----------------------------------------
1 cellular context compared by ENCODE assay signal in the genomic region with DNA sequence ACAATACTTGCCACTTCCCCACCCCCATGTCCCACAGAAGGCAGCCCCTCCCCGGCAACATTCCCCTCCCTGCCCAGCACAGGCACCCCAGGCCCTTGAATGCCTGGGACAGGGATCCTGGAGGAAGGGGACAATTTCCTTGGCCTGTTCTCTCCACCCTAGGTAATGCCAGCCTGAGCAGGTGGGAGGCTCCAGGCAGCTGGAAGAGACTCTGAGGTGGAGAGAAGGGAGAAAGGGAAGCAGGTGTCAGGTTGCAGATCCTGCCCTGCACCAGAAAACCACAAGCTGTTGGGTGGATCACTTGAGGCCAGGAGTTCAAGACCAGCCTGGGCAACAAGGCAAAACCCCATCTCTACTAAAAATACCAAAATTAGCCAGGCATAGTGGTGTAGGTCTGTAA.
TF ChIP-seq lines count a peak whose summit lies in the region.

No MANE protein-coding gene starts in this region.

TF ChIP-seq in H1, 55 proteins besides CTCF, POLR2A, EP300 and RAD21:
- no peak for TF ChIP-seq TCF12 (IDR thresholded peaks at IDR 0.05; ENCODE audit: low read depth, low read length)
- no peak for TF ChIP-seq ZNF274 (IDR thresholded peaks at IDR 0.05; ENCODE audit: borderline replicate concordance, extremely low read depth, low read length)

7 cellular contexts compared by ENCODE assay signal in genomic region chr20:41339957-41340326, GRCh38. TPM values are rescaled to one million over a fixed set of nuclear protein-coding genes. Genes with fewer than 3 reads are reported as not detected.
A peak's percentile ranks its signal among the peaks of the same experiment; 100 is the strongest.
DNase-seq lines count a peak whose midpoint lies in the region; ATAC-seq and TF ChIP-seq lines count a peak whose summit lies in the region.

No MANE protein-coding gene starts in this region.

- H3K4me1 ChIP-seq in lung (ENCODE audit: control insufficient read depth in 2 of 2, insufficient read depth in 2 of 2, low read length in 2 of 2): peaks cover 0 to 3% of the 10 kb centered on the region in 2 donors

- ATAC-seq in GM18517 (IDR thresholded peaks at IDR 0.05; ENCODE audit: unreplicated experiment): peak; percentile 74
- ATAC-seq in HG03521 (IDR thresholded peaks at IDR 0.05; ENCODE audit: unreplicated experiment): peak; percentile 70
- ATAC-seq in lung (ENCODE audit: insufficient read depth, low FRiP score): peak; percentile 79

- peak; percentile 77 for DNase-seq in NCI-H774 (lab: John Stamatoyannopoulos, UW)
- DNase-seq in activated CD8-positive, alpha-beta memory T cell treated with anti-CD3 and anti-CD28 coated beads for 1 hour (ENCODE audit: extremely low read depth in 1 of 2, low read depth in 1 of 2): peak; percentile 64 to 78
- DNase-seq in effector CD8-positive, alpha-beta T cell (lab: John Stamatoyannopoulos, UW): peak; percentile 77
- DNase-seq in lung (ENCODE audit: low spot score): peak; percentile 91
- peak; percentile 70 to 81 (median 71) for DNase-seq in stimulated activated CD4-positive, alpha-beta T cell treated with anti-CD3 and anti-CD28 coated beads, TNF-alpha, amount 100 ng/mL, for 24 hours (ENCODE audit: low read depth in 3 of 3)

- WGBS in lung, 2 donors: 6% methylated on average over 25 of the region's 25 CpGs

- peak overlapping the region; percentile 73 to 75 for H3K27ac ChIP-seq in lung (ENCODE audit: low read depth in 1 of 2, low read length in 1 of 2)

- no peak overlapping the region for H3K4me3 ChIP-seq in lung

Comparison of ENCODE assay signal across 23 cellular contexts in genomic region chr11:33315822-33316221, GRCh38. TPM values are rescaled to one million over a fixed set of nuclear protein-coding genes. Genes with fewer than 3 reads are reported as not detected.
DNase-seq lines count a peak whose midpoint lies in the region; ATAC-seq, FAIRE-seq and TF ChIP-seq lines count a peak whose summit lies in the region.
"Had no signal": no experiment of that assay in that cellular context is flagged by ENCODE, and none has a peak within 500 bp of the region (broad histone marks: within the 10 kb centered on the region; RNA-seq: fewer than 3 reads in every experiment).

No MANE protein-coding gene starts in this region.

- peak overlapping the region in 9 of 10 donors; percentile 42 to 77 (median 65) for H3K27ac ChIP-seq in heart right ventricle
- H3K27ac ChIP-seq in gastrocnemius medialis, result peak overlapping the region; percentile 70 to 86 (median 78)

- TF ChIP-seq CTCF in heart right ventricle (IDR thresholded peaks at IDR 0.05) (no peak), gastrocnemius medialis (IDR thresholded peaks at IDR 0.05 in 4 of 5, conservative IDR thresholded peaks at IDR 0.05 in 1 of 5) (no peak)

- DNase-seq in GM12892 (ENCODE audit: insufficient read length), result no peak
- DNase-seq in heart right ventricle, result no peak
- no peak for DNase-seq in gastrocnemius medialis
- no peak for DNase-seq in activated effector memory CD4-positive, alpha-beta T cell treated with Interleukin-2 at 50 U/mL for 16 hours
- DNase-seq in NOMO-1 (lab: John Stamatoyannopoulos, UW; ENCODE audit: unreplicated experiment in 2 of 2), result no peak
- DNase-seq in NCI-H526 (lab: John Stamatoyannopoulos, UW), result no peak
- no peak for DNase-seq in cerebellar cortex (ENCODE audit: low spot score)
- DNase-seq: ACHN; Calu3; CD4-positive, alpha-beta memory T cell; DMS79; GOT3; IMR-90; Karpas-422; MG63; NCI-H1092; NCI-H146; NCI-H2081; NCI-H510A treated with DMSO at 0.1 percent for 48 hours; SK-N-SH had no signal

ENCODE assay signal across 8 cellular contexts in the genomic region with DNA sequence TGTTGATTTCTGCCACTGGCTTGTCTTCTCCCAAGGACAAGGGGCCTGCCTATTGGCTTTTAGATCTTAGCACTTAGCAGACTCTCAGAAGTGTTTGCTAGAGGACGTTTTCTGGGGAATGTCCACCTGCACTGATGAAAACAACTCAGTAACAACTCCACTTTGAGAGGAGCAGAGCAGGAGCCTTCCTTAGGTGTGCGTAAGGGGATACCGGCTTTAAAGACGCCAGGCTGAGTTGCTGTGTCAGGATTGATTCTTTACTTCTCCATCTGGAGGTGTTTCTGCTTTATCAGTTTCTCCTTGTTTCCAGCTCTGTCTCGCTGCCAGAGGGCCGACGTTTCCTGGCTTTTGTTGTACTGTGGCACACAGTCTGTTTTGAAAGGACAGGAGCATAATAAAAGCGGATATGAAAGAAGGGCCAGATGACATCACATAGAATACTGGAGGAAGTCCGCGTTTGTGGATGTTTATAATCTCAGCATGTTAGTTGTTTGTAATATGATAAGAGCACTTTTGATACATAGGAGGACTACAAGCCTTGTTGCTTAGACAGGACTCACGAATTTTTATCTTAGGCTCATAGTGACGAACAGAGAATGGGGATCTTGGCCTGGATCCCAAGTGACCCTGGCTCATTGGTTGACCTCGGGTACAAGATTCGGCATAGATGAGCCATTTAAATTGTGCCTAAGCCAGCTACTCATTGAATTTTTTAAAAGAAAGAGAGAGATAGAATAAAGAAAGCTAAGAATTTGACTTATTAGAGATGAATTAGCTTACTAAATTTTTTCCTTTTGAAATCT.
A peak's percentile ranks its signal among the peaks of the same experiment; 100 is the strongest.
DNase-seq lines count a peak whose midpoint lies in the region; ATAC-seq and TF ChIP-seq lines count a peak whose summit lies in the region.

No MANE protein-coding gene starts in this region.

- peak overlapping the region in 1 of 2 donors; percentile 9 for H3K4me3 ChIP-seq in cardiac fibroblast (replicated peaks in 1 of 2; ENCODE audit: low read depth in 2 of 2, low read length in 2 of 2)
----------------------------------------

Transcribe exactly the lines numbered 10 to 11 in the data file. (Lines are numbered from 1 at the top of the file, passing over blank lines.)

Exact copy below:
No MANE protein-coding gene starts in this region.

- H3K4me1 ChIP-seq in lung (ENCODE audit: control insufficient read depth in 2 of 2, insufficient read depth in 2 of 2, low read length in 2 of 2): peaks cover 0 to 3% of the 10 kb centered on the region in 2 donors